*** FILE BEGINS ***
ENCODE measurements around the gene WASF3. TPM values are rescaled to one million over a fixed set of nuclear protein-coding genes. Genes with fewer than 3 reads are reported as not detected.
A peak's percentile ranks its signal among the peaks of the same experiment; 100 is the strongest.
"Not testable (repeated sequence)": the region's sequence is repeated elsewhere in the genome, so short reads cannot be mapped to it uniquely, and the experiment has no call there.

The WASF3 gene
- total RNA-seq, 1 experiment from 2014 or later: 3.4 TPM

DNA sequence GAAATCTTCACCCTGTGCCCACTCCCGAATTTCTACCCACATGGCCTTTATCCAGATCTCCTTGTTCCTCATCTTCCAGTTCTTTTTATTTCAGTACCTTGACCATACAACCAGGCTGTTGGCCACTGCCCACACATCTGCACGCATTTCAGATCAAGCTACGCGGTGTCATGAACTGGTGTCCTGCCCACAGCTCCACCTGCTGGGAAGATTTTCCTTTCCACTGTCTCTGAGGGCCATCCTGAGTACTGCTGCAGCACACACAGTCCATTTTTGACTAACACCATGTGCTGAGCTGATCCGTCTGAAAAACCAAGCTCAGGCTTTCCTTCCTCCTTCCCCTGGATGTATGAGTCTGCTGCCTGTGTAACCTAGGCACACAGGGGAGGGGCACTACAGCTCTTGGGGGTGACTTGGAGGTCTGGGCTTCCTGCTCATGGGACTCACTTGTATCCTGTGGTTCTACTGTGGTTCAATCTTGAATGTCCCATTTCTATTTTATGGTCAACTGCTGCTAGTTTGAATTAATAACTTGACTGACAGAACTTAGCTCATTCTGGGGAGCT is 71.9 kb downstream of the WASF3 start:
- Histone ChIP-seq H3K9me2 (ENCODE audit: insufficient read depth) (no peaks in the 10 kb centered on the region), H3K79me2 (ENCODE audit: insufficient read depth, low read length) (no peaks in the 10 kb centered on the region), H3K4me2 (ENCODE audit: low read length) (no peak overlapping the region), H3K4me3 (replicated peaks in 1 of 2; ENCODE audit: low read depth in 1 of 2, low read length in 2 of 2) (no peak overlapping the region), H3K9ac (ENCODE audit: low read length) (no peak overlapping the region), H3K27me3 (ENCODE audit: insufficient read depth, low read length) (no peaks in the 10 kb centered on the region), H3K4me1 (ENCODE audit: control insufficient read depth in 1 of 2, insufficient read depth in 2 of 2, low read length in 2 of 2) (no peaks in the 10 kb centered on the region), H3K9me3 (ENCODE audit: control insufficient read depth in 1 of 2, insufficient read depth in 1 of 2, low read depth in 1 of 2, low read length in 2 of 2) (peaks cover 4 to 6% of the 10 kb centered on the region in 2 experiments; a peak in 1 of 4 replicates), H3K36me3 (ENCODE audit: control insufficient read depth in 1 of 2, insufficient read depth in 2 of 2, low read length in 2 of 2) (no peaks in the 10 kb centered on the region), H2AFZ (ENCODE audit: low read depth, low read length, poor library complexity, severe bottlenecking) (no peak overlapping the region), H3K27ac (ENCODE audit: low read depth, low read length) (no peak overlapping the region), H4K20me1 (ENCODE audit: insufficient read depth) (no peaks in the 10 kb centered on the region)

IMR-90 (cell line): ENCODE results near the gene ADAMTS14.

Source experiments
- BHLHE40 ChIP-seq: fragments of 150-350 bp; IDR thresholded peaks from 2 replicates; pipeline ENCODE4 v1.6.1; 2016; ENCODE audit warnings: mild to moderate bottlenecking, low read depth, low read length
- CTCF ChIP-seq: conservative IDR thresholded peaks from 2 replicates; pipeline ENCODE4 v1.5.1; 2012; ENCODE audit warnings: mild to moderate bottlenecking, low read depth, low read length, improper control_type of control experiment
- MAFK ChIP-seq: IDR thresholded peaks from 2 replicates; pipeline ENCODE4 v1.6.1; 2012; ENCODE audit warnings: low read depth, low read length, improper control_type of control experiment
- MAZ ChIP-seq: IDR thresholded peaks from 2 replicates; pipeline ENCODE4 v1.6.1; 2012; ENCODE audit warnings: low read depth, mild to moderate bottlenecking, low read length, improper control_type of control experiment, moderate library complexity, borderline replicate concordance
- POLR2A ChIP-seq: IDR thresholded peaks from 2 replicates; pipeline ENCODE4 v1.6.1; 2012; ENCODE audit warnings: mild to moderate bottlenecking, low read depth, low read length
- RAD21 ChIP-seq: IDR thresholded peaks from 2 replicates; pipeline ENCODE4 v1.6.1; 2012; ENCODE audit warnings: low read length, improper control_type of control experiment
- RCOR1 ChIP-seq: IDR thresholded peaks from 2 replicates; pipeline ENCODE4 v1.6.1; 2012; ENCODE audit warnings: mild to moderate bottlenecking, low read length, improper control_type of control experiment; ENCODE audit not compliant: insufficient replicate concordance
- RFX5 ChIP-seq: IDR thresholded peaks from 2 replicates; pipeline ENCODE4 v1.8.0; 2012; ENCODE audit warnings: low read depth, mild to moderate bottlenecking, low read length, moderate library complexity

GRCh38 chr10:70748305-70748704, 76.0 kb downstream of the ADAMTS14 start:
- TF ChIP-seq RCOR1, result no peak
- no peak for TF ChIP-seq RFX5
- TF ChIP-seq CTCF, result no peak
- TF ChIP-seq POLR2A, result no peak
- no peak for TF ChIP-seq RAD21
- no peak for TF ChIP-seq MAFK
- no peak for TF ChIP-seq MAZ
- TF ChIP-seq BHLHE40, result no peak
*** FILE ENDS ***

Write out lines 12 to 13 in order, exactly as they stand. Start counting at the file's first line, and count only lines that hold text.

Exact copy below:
- MAFK ChIP-seq: IDR thresholded peaks from 2 replicates; pipeline ENCODE4 v1.6.1; 2012; ENCODE audit warnings: low read depth, low read length, improper control_type of control experiment
- MAZ ChIP-seq: IDR thresholded peaks from 2 replicates; pipeline ENCODE4 v1.6.1; 2012; ENCODE audit warnings: low read depth, mild to moderate bottlenecking, low read length, improper control_type of control experiment, moderate library complexity, borderline replicate concordance